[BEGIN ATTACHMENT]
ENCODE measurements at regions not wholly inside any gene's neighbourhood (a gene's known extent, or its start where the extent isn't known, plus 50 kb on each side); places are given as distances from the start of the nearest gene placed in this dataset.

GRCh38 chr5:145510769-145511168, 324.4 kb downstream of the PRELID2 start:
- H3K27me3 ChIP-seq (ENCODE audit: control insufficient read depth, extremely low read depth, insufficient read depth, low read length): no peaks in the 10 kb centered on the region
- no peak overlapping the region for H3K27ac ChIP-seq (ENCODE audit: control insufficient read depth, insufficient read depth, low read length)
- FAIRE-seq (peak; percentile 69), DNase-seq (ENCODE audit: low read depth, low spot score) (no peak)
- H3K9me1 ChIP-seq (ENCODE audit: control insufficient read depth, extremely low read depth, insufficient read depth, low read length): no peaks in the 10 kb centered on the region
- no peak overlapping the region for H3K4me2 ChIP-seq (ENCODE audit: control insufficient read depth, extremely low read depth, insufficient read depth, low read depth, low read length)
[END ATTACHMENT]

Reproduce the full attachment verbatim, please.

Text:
ENCODE measurements at regions not wholly inside any gene's neighbourhood (a gene's known extent, or its start where the extent isn't known, plus 50 kb on each side); places are given as distances from the start of the nearest gene placed in this dataset.

GRCh38 chr5:145510769-145511168, 324.4 kb downstream of the PRELID2 start:
- H3K27me3 ChIP-seq (ENCODE audit: control insufficient read depth, extremely low read depth, insufficient read depth, low read length): no peaks in the 10 kb centered on the region
- no peak overlapping the region for H3K27ac ChIP-seq (ENCODE audit: control insufficient read depth, insufficient read depth, low read length)
- FAIRE-seq (peak; percentile 69), DNase-seq (ENCODE audit: low read depth, low spot score) (no peak)
- H3K9me1 ChIP-seq (ENCODE audit: control insufficient read depth, extremely low read depth, insufficient read depth, low read length): no peaks in the 10 kb centered on the region
- no peak overlapping the region for H3K4me2 ChIP-seq (ENCODE audit: control insufficient read depth, extremely low read depth, insufficient read depth, low read depth, low read length)